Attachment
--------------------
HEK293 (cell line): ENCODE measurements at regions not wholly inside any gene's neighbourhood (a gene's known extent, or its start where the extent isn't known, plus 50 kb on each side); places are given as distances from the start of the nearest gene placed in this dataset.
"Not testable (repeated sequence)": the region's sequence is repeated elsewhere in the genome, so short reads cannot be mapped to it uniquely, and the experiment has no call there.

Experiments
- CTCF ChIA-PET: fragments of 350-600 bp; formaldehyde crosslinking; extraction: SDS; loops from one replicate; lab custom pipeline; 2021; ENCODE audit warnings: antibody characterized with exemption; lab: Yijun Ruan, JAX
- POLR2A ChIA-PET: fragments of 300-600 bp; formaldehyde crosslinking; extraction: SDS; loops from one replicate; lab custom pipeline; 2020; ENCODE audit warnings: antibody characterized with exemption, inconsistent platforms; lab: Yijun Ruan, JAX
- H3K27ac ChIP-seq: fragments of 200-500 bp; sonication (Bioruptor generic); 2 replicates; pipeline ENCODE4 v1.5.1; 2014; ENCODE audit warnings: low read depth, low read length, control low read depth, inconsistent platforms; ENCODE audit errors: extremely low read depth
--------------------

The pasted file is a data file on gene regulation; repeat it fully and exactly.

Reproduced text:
HEK293 (cell line): ENCODE measurements at regions not wholly inside any gene's neighbourhood (a gene's known extent, or its start where the extent isn't known, plus 50 kb on each side); places are given as distances from the start of the nearest gene placed in this dataset.
"Not testable (repeated sequence)": the region's sequence is repeated elsewhere in the genome, so short reads cannot be mapped to it uniquely, and the experiment has no call there.

Experiments
- CTCF ChIA-PET: fragments of 350-600 bp; formaldehyde crosslinking; extraction: SDS; loops from one replicate; lab custom pipeline; 2021; ENCODE audit warnings: antibody characterized with exemption; lab: Yijun Ruan, JAX
- POLR2A ChIA-PET: fragments of 300-600 bp; formaldehyde crosslinking; extraction: SDS; loops from one replicate; lab custom pipeline; 2020; ENCODE audit warnings: antibody characterized with exemption, inconsistent platforms; lab: Yijun Ruan, JAX
- H3K27ac ChIP-seq: fragments of 200-500 bp; sonication (Bioruptor generic); 2 replicates; pipeline ENCODE4 v1.5.1; 2014; ENCODE audit warnings: low read depth, low read length, control low read depth, inconsistent platforms; ENCODE audit errors: extremely low read depth